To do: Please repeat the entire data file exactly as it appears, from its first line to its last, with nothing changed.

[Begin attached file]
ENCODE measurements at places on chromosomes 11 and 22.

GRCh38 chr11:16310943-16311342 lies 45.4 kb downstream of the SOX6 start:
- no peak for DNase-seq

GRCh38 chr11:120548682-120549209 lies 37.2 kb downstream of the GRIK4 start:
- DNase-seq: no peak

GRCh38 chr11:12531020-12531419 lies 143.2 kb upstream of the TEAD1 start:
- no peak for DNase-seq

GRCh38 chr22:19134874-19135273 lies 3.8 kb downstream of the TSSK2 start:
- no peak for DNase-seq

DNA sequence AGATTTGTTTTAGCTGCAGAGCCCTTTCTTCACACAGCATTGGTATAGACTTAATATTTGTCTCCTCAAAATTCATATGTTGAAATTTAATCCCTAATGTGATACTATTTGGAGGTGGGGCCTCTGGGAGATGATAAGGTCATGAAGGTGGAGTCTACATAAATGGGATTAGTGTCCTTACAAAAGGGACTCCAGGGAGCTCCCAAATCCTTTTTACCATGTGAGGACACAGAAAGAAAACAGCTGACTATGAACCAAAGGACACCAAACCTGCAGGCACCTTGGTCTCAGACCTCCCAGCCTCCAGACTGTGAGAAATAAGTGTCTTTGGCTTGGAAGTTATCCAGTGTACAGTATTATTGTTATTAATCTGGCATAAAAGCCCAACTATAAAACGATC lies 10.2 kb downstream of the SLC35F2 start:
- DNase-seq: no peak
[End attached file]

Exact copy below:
ENCODE measurements at places on chromosomes 11 and 22.

GRCh38 chr11:16310943-16311342 lies 45.4 kb downstream of the SOX6 start:
- no peak for DNase-seq

GRCh38 chr11:120548682-120549209 lies 37.2 kb downstream of the GRIK4 start:
- DNase-seq: no peak

GRCh38 chr11:12531020-12531419 lies 143.2 kb upstream of the TEAD1 start:
- no peak for DNase-seq

GRCh38 chr22:19134874-19135273 lies 3.8 kb downstream of the TSSK2 start:
- no peak for DNase-seq

DNA sequence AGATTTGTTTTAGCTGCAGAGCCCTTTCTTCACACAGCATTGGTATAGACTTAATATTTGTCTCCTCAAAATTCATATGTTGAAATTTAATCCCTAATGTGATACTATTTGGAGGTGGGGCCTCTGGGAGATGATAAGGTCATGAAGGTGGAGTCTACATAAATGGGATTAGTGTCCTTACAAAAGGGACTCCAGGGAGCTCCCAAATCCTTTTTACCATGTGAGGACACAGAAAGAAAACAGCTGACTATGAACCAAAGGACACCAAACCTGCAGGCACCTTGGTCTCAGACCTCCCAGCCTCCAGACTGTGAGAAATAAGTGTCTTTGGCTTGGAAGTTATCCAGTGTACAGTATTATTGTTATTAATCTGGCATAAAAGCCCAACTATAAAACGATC lies 10.2 kb downstream of the SLC35F2 start:
- DNase-seq: no peak